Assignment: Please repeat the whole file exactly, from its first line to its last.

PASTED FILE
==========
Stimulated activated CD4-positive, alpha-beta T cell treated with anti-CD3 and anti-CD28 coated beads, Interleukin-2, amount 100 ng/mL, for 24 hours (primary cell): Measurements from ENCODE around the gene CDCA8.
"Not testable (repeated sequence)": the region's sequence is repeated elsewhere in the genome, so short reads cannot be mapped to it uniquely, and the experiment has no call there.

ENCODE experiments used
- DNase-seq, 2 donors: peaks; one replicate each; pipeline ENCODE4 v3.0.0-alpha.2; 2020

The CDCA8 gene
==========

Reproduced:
Stimulated activated CD4-positive, alpha-beta T cell treated with anti-CD3 and anti-CD28 coated beads, Interleukin-2, amount 100 ng/mL, for 24 hours (primary cell): Measurements from ENCODE around the gene CDCA8.
"Not testable (repeated sequence)": the region's sequence is repeated elsewhere in the genome, so short reads cannot be mapped to it uniquely, and the experiment has no call there.

ENCODE experiments used
- DNase-seq, 2 donors: peaks; one replicate each; pipeline ENCODE4 v3.0.0-alpha.2; 2020

The CDCA8 gene